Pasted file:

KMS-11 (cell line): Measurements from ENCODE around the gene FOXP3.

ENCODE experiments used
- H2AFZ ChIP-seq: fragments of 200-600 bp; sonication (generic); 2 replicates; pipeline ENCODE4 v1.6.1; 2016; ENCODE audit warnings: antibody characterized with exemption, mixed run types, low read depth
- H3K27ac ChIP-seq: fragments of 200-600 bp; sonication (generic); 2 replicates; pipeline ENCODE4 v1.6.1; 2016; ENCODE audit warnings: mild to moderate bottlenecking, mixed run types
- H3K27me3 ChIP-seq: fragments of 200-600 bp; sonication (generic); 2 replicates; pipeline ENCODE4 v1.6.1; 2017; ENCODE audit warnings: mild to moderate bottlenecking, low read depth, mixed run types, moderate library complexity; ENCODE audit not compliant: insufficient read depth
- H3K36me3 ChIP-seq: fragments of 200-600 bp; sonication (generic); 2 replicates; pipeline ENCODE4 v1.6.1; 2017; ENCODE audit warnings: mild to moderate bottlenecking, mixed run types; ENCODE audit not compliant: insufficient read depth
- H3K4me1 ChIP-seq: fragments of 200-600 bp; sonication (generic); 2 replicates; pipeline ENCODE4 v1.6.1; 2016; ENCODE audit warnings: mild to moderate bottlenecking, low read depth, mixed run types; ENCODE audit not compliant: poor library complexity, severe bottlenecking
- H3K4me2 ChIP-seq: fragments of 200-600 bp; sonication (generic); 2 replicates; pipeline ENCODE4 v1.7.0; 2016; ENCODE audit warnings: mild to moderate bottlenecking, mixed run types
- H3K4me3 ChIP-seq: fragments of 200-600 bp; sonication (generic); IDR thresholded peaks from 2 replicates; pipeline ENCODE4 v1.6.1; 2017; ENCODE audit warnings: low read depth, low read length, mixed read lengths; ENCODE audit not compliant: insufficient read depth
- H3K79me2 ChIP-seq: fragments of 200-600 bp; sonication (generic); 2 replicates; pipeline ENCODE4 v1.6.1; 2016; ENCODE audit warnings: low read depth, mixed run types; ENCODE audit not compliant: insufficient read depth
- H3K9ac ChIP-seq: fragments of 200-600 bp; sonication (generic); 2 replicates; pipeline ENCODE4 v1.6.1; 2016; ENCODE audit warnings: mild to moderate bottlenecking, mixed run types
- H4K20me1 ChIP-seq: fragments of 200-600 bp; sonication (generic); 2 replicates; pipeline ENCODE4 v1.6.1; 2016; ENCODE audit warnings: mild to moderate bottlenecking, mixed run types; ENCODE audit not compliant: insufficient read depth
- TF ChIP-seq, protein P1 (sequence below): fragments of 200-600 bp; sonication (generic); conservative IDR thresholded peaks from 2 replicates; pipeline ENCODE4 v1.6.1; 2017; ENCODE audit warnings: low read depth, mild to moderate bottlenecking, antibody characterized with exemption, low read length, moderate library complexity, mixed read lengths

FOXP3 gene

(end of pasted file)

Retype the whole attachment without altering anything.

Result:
KMS-11 (cell line): Measurements from ENCODE around the gene FOXP3.

ENCODE experiments used
- H2AFZ ChIP-seq: fragments of 200-600 bp; sonication (generic); 2 replicates; pipeline ENCODE4 v1.6.1; 2016; ENCODE audit warnings: antibody characterized with exemption, mixed run types, low read depth
- H3K27ac ChIP-seq: fragments of 200-600 bp; sonication (generic); 2 replicates; pipeline ENCODE4 v1.6.1; 2016; ENCODE audit warnings: mild to moderate bottlenecking, mixed run types
- H3K27me3 ChIP-seq: fragments of 200-600 bp; sonication (generic); 2 replicates; pipeline ENCODE4 v1.6.1; 2017; ENCODE audit warnings: mild to moderate bottlenecking, low read depth, mixed run types, moderate library complexity; ENCODE audit not compliant: insufficient read depth
- H3K36me3 ChIP-seq: fragments of 200-600 bp; sonication (generic); 2 replicates; pipeline ENCODE4 v1.6.1; 2017; ENCODE audit warnings: mild to moderate bottlenecking, mixed run types; ENCODE audit not compliant: insufficient read depth
- H3K4me1 ChIP-seq: fragments of 200-600 bp; sonication (generic); 2 replicates; pipeline ENCODE4 v1.6.1; 2016; ENCODE audit warnings: mild to moderate bottlenecking, low read depth, mixed run types; ENCODE audit not compliant: poor library complexity, severe bottlenecking
- H3K4me2 ChIP-seq: fragments of 200-600 bp; sonication (generic); 2 replicates; pipeline ENCODE4 v1.7.0; 2016; ENCODE audit warnings: mild to moderate bottlenecking, mixed run types
- H3K4me3 ChIP-seq: fragments of 200-600 bp; sonication (generic); IDR thresholded peaks from 2 replicates; pipeline ENCODE4 v1.6.1; 2017; ENCODE audit warnings: low read depth, low read length, mixed read lengths; ENCODE audit not compliant: insufficient read depth
- H3K79me2 ChIP-seq: fragments of 200-600 bp; sonication (generic); 2 replicates; pipeline ENCODE4 v1.6.1; 2016; ENCODE audit warnings: low read depth, mixed run types; ENCODE audit not compliant: insufficient read depth
- H3K9ac ChIP-seq: fragments of 200-600 bp; sonication (generic); 2 replicates; pipeline ENCODE4 v1.6.1; 2016; ENCODE audit warnings: mild to moderate bottlenecking, mixed run types
- H4K20me1 ChIP-seq: fragments of 200-600 bp; sonication (generic); 2 replicates; pipeline ENCODE4 v1.6.1; 2016; ENCODE audit warnings: mild to moderate bottlenecking, mixed run types; ENCODE audit not compliant: insufficient read depth
- TF ChIP-seq, protein P1 (sequence below): fragments of 200-600 bp; sonication (generic); conservative IDR thresholded peaks from 2 replicates; pipeline ENCODE4 v1.6.1; 2017; ENCODE audit warnings: low read depth, mild to moderate bottlenecking, antibody characterized with exemption, low read length, moderate library complexity, mixed read lengths

FOXP3 gene